With dining chairs forming makeshift pews and tacky "Royal Wedding" t-shirts in lieu of formalwear, Jen Barnette and five bleary-eyed friends settled in her living room before dawn on Friday to watch Britain's Prince William marry his longtime sweetheart, Kate Middleton.
The festivities at Barnette's Indianapolis home kicked off Thursday night, with a round of trivia _ "How much older is Cougar Catherine than William?" Answer: Five months _ and "Kate-tails," a sapphire-blue vodka concoction served in a glass with a sugared rim, to match the colors of Middleton's engagement ring.
The friends were among an estimated 2 billion people worldwide who tuned in for the spectacle and pageantry of a royal wedding, including many in the U.S. who pulled all-nighters or dragged themselves out of bed to watch.
"This is our Super Bowl," said the 24-year-old Barnette.
Some of the East Coast parties kicked off at 4 a.m., two hours before the start of the ceremony in London's Westminster Abbey.
Hundreds of people, some waving small British flags and wearing fancy hats, watched the newest royal couple exchange their vows on the massive screen overlooking New York's Times Square.
Heather Mauro, a 28-year-old occupational therapist from Rockaway, N.Y., came with her mother and aunt. She wore a big round beige hat with gold trim.
"I thought she looked absolutely wonderful," Mauro said of the bride. "It brought me back to my wedding. It brought tears to my eyes. Everything was perfect, prim and proper, just like the English do."
A cheer went up at Walt Disney World's party in Orlando when Middleton emerged from her limousine outside the church and took her father's arm. About 300 guests, nearly all of them women and many wearing pajamas and tiaras, watched the ceremony in the park's Wedding Pavilion, which looks out on Cinderella's castle.
Orlando resident Angela Vanderjagt, 46, said she remembers watching Prince William's parents, Prince Charles and Princess Diana, get married in 1981. The newlyweds' union will be compared, fairly or not, to Charles and Diana's, which crumbled in spectacular fashion before her death in a Paris car crash in 1997.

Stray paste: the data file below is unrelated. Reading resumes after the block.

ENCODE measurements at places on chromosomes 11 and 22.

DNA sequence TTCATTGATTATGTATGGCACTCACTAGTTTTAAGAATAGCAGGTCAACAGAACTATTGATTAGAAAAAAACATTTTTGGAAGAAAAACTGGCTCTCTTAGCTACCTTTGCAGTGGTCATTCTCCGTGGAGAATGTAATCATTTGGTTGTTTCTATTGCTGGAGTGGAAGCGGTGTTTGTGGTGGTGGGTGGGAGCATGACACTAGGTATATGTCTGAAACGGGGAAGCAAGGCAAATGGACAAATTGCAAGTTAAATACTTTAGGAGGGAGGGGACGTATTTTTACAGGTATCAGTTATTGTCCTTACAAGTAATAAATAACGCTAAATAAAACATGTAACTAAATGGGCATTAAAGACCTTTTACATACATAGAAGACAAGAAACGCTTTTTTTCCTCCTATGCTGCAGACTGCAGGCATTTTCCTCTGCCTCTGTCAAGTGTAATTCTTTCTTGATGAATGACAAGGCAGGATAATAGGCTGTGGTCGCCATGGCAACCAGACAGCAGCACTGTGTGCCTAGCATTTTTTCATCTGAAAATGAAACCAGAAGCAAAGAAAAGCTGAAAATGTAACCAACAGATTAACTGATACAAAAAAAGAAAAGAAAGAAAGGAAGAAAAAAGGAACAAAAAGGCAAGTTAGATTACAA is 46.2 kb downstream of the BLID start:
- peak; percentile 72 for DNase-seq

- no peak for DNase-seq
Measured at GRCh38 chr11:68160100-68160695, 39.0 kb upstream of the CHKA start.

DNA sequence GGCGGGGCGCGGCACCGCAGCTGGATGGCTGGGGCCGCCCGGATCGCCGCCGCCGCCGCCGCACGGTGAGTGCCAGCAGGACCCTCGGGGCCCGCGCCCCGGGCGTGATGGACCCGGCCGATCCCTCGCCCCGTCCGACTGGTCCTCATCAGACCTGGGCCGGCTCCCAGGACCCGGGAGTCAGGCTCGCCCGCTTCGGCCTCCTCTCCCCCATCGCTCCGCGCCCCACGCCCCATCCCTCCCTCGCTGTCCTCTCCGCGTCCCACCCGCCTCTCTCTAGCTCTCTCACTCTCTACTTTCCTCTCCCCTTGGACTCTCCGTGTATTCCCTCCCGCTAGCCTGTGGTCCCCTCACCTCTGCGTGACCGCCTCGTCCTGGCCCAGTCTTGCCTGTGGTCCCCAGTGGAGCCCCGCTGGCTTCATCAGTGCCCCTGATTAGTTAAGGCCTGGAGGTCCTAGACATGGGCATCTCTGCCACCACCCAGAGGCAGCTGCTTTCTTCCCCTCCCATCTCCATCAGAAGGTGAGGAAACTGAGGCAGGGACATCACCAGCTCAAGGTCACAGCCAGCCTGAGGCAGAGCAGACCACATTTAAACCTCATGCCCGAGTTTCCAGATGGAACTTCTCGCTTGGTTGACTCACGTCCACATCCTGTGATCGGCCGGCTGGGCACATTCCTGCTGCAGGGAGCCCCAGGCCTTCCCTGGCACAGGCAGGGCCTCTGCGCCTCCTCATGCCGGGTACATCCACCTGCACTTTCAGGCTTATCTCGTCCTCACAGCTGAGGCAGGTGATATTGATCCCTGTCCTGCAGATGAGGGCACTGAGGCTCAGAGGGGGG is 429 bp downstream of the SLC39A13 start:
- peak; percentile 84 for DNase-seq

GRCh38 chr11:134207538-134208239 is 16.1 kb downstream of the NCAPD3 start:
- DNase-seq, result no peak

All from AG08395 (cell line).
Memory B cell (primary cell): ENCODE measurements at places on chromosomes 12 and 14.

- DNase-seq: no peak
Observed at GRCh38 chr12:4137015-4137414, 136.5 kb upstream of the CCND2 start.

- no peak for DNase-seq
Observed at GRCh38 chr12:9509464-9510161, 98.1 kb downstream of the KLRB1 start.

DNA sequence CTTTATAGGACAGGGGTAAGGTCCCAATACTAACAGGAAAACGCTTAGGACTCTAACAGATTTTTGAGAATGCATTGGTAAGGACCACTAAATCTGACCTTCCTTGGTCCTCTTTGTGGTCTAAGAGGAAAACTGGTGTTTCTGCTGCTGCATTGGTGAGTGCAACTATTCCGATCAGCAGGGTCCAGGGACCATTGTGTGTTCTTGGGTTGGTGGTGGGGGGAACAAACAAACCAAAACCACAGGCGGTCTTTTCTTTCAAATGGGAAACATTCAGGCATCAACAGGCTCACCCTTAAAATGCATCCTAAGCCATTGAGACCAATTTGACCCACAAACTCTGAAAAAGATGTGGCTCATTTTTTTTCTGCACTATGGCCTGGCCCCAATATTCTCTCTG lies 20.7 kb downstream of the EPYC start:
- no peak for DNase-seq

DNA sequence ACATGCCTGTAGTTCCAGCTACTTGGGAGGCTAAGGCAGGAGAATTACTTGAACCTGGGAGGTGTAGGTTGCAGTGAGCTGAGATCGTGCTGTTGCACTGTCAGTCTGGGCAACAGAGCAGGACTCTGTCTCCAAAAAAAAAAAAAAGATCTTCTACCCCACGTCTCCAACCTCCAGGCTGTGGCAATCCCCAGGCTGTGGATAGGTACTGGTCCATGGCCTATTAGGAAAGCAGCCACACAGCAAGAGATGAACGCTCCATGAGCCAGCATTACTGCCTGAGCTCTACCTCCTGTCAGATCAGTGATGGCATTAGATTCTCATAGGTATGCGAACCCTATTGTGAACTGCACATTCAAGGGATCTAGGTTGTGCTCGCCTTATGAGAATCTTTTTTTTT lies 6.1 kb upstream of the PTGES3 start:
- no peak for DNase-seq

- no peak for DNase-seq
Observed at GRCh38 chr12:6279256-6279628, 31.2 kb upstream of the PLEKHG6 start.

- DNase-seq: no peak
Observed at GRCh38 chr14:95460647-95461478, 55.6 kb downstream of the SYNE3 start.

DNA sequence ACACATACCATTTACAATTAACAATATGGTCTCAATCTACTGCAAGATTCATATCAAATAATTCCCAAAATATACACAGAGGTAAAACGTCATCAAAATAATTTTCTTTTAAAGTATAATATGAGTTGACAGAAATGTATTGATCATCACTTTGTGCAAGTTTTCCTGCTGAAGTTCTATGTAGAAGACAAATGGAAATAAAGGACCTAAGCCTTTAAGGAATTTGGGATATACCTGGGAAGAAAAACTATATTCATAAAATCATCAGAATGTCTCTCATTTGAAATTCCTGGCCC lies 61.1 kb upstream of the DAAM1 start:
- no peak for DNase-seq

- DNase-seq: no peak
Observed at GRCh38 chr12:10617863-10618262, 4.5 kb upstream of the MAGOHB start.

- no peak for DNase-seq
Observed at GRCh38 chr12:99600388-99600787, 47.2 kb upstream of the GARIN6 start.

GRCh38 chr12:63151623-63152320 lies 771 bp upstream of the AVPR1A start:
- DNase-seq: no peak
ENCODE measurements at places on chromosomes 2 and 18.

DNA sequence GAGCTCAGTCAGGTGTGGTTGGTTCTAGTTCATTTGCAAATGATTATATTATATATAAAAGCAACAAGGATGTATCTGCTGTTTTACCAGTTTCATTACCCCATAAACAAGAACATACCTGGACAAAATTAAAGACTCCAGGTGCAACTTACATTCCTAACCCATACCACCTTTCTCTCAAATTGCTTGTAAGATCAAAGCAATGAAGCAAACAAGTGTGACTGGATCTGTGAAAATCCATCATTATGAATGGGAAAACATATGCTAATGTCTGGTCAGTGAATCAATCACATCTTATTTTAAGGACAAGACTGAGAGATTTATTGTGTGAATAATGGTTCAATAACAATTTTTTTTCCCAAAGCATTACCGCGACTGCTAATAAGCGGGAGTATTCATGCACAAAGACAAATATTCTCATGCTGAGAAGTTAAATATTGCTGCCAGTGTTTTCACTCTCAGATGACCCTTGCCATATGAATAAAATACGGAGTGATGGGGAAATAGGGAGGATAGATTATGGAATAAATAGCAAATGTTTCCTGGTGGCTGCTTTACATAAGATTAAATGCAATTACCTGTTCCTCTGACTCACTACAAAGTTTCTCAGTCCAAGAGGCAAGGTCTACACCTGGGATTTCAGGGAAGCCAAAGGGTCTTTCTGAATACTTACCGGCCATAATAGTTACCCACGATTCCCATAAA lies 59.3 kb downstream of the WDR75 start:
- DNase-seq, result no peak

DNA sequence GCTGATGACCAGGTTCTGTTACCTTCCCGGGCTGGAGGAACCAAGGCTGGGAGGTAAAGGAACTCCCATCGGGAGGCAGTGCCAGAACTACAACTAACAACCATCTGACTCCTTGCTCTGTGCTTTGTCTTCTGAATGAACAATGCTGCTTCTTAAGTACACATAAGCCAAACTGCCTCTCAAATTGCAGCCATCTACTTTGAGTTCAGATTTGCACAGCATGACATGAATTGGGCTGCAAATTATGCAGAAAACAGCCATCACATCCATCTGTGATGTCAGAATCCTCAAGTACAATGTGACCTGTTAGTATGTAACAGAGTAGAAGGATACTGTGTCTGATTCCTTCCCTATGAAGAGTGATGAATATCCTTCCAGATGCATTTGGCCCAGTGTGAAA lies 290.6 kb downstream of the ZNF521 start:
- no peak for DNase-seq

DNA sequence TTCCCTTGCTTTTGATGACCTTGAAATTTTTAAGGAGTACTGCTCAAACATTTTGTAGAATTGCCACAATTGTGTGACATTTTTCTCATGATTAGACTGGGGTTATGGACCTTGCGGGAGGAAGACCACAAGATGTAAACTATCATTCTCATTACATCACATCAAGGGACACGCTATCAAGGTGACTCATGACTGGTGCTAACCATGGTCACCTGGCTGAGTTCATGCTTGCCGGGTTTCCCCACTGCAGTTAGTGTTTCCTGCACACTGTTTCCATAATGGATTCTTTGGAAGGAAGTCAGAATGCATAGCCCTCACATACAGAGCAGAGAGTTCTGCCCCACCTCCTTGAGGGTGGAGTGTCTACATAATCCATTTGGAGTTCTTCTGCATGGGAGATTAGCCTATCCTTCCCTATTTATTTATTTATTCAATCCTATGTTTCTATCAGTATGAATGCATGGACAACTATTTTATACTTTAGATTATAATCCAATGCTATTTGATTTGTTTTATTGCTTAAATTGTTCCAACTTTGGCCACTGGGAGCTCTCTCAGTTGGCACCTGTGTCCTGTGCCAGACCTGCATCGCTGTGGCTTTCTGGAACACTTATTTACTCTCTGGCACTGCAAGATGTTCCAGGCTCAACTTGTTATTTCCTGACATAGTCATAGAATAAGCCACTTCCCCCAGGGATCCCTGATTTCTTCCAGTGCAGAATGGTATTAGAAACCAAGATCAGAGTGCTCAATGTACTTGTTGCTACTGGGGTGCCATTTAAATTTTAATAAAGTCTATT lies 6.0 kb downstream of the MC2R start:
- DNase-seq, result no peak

"Diana would be thinking how proud she is of her son and how well he turned out, even with all the pressure. Unlike her, I think he's marrying for love. They're both marrying for love," Vanderjagt said.
About 220 miles above Earth, U.S. astronaut Catherine Coleman made sure NASA broadcast the live wedding coverage to the space station so that the crew could watch.
Michelle Ertel asked her husband to wear his tuxedo and act as a butler for about two dozen members of her women's club in Oviedo, Fla. Two large-screen televisions showed the wedding and Ertel, a 43-year-old communications consultant, asked her guests to each donate a special occasion dress for charity.
When Middleton got out of her car and revealed her ivory-and-white satin dress, which had a train over 2-yards long, Ertel's guests started cheering.
"We all just got goose bumps," Ertel said. "Her dress was simple and beautiful. It was amazing and she did not look nervous."
Restaurants and bars in many cities, including The Globe Pub in Chicago and the Rittenhouse Hotel restaurant in Philadelphia, hosted viewing parties. Some venues hung Union Jack flags or bunting, served traditional English fare and hawked royals-inspired cocktails such as "The Windsor Knot" and "The Bitter Queen."
More than two dozen people gathered at The Londoner, in Dallas, many wearing hats fit for a royal wedding or sequined tiaras provided by the pub.
After the newlyweds kissed on the palace balcony one person shouted "Kiss her again Will!"
And he did.
Episcopal and Anglican churches, too, opened their doors to those who wanted a more contemplative atmosphere to watch the wedding.
At the Trinity Church in Lower Manhattan, which has centuries-old ties to the Church of England, congregants sat in pews and watched the event on a jumbo screen set up at the altar.
"Very tasteful," New Yorker Elise Salinger, 22, said of the bride's dress. "I'm glad it's a classic style, not ultra-modern, off the shoulder or a halter."
Dozens of people gathered at Chicago's Episcopal Church of Our Saviour to watch what they consider a major event in the Anglican religion.
"After the wedding was over with, we used one of the prayers for the royal family," parishioner Roger Gumm said. "It was lovely."
Barnette, who put her professional skills as an event planner to the test by staying up all night to turn her Indianapolis living room into her version of Westminster Abbey, said she believes many Americans are fascinated by Britain's royals because they are an indelible part of the British identity, and there is no American equivalent.
"I think because we don't have that here ... it's just something completely foreign to us," she said.
Rousseau reported from Chicago. Associated Press writers Mitch Stacy in Orlando, Fla., Ula Ilnytzky in New York, Jamie Stengle in Dallas and Patrick Walters in Philadelphia contributed to this report. AP video reporter Ted Shaffrey also contributed.